Anyone experiencing these symptoms after taking Elmiron should talk to their doctor about treatment. While it is never advised to stop taking prescription medication without consulting with their doctor first, it is important to arrange an appointment to discuss their symptoms with a medical professional right away. If they have taken Elmiron in the past and are experiencing vision changes, they will want to present that information to their doctor.
As the only FDA-approved treatment for IC, it must be continually taken, which means that thousands of patients may have been using Elmiron for years or even decades without knowing about the potential for vision damage. Even with the studies being conducted, Janssen Pharmaceuticals failed to warn the public until regulatory agencies applied pressure. Even when warnings were required in Europe and Canada, no changes were made to the labels in the US until June 2020. It is expected that more people will come forward with evidence of vision damage as the public becomes aware of the situation.
Changes in Priority List for COVID-19 Vaccine
Supplies for the COVID-19 have been limited in California. At this time, only health care workers, staff and residents in long-term care facilities have been getting it as well as people who are age 65 and older. However, the list for who may be top priority in the future could be changing in the state.
Governor Gavin Newsom has announced who will be top priority for the next phase of vaccination. The plan is to switch to an approach based on age. This is a change from the earlier tier plan where workers who were in commercial and residential settings as well as those who were in transportation and manufacturing would be the next priority. It also included homeless people and those who are incarcerated.
No details about how the groups would be divided by age have been given. Some speculate that it may start with those age 50 and up. Many groups have pushed to have these changes made. However, there are other groups who don’t support the age-based approach. Labor unions are critical because they say essential workers should be protected by getting access to the vaccine right away since they are put at risk for doing their jobs.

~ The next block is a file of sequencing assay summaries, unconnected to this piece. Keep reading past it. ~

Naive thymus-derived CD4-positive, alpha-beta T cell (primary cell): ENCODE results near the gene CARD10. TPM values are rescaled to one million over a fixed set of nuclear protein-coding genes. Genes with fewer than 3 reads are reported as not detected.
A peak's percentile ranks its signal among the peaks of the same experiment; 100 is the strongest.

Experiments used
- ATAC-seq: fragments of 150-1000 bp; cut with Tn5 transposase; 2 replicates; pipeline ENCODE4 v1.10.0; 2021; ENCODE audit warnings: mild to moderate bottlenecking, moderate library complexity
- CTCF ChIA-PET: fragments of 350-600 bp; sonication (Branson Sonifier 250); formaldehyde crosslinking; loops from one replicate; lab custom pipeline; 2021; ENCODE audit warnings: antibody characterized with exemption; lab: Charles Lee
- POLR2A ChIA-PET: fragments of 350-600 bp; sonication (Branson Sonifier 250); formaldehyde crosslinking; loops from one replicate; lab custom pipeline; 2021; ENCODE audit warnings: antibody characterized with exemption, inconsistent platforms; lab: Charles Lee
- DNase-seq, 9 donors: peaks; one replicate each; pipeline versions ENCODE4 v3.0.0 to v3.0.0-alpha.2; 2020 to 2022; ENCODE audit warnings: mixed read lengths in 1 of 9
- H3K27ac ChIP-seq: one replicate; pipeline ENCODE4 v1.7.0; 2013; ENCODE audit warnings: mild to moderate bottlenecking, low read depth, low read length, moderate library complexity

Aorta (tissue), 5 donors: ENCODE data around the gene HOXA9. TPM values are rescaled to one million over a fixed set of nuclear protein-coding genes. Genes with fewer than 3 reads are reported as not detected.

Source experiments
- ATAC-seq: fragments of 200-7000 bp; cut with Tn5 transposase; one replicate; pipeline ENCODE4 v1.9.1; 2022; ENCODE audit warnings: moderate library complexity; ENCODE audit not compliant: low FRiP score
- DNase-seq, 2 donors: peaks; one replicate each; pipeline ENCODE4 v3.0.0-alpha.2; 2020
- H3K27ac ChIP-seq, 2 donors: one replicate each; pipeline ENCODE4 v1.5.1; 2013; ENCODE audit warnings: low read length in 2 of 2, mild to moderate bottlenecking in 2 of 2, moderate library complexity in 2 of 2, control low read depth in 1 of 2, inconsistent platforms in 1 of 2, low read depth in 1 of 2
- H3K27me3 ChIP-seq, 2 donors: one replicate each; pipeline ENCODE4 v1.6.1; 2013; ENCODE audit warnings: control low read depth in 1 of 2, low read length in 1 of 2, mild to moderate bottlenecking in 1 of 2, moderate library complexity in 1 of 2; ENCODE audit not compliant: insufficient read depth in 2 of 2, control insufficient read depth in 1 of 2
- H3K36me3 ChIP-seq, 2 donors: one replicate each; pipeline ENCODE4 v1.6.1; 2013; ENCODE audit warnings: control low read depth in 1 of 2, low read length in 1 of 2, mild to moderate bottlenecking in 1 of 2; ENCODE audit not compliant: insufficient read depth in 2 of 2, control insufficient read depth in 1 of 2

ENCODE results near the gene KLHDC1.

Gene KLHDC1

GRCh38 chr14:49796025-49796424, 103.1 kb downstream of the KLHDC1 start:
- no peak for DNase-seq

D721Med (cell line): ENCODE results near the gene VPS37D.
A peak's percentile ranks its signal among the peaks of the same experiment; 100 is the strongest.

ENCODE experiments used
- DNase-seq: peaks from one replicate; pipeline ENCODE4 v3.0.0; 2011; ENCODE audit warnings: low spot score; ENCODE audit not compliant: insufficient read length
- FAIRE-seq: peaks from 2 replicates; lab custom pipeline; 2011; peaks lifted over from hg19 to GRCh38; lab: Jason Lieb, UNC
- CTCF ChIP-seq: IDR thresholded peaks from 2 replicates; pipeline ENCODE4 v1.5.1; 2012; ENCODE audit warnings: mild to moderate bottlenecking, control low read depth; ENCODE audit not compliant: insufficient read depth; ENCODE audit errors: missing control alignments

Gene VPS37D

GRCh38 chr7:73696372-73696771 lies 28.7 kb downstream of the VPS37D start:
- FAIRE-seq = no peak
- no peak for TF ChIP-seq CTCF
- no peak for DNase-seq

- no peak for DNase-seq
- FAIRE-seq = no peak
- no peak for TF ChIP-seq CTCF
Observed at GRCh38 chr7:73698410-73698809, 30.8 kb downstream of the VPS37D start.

Groups that support people with disabilities say that those who are at highest risk aren’t being prioritized. The changes don’t consider those who have the most risk for complications with the virus.
When Vaccinations Will Occur
California state officials have indicated that it may be June before everyone who is 65 and older have been able to get the vaccine. The state is getting about 300,000 to 500,000 doses per week. For Los Angeles County, that many doses would be needed each week just to get the adult residents vaccinated by the middle of summer. It is expected that it will be mid-2022 before everyone is vaccinated.
When it comes to priority by industry, healthcare workers are the top priority. Teachers come next because they are the key to getting schools open again for in-person learning. After teachers, it is workers based in the food and agriculture industries with those in emergency services coming next. There is no current timeline for when those workers are able to sign up for vaccinations.
Vaccinations are going slow in part because a significant portion are going to people getting their second dose. That takes away from those who are seeking their first dose. Adding to the complications is the weather. In Orange County, strong winds caused the Disneyland vaccine site to close, which made thousands of people have to reschedule.
Right now, residents age 65 and older are able to sign up for appointments for vaccination in the state. The goal for Orange County is to get all residents their vaccinations by July 4th. Ventura County is allowing residents age 75 and older to sign up for the vaccine. Other counties have their own restrictions for the vaccine and vaccination sites set up for administration based on the number of doses they receive.